Tuesday, 16 April 2013

Review: Moonrise Kingdom

3.25 Mile Outlet.
Moonrise Kingdom
2012, Directed by Wes Anderson.
Written 13/4/13

Wes Anderson is a director that I've not really experienced before, but his 2012 piece Moonrise Kingdom was an experience that I just had to tell you about. The film is one with a highly charged aesthetic, full of jump-cuts and shots meant to portray a sense of the make-believe, or the whimsical. Through this aesthetic, draped further with a soundtrack stuffed with French New-wave and light opera, Anderson delivers a script that examines all manners of human existence, from the innocence of young love to the cynicism of middle-age. It throws out a number of standard children's comedy tropes and then casts them in a delightfully darker light. Don't be fooled by Moonrise Kingdom's whimsey - there is something dark and deranged hiding behind it all, and that's what makes it all worthwhile.
      It's 1965. Sam Shakusky (Jared Gilman) and Suzy Bishop (Kara Heyward) are both maladjusted children living in uncomfortable circumstances on the fictional New England island of New Penzanzce; Sam as an orphan permenantly drafted into the Scouts (led by Ed Norton's Randy Ward) and Suzy as a stressed-out teen living with highly dysfunctional parents Walt (Bill Murray) and Laura (Frances McDormand). The search for the two children is led by Island Police chief Captain Sharp (Bruce Willis), who soon grows to realise that his own life has been robbed of the innocence and drive that the two children, despite their personal problems, do possess. As the two children attempt to escape both their carers and the authorities, everyone involved is forced to re-evaluate their life-choices and question whether they did the right thing.
     The film's New England aesthetic, filled with forests, lakes and coves, contributes towards a thematic turn towards the fairy-tale. The film's quiet genius is that it manages to mingle the simplistic morality of the two children ("We're in love; we just want to be together") with the more muddy waters of Laura's infidelity and abusive nature towards her husband (who has two black eyes by the end of the film - ironic, considering some of the claims made against Bill Murray in real life.) There's a deliberate ambiguity as to which is to be prefered - the children's relationship almost mocks the later, with easily-resolved petty arguments and a faux marriage ceremony, while on the other side Bill Murray and Bruce Willis' characters both express regret at their current circumstances and have been driven to their pessimism by years of bad decisions.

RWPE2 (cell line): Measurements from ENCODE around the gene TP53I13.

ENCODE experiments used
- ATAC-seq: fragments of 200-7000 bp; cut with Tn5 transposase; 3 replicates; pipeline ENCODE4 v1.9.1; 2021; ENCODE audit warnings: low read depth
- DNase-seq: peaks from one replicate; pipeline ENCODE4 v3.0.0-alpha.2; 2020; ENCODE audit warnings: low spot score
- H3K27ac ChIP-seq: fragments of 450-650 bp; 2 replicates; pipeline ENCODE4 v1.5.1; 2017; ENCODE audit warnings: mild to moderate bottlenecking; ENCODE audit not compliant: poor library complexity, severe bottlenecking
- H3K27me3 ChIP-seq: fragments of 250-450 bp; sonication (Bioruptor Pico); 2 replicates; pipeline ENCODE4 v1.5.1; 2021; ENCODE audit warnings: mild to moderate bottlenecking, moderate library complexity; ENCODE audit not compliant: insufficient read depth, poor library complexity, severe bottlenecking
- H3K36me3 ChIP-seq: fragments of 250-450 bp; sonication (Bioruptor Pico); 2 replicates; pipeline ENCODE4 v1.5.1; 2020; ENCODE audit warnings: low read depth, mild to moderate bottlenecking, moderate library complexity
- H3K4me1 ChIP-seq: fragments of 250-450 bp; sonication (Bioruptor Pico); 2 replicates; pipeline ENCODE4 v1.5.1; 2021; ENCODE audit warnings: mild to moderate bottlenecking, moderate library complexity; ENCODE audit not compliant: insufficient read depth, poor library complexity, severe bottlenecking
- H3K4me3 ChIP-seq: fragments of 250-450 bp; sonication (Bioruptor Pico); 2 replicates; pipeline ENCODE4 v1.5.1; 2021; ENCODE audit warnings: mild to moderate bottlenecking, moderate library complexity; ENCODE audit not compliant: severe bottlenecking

Suzy and Sam run away from their troubles, and fall in love.
     Quite interesting, I find, is the film's pacing. One of the reasons that I think the characterisations work so well is due to the relaxed introduction into the story in the first half, where we explore the relationships between our characters to the full extent that we can. As an ensemble it's very well developped, with a lot of attention going into subconscious actions as well as just the dialogue, which is often used to derive most of the film's quirky humour. I definitely prefer that first part to the eventual climax and the blissfully happy ending, but that second half does clarifiy a lot of the first half's ideas and ultimately gives us some of the film's most memorable moments.
     Moonrise Kingdom was adored by critics but mostly ignored by the General Public, which is a damn shame. It's a film that mixes cerebrality and a thorough examination of human happiness with quirky direction and diagogue that is on its own heartwarmingly written. If Wes Anderson's technique and his tacit acknoweldgement of the medium gets on your goat, then I suppose you might have some problem here, but otherwise this is a hidden gem amongst 2012's film arsenal.


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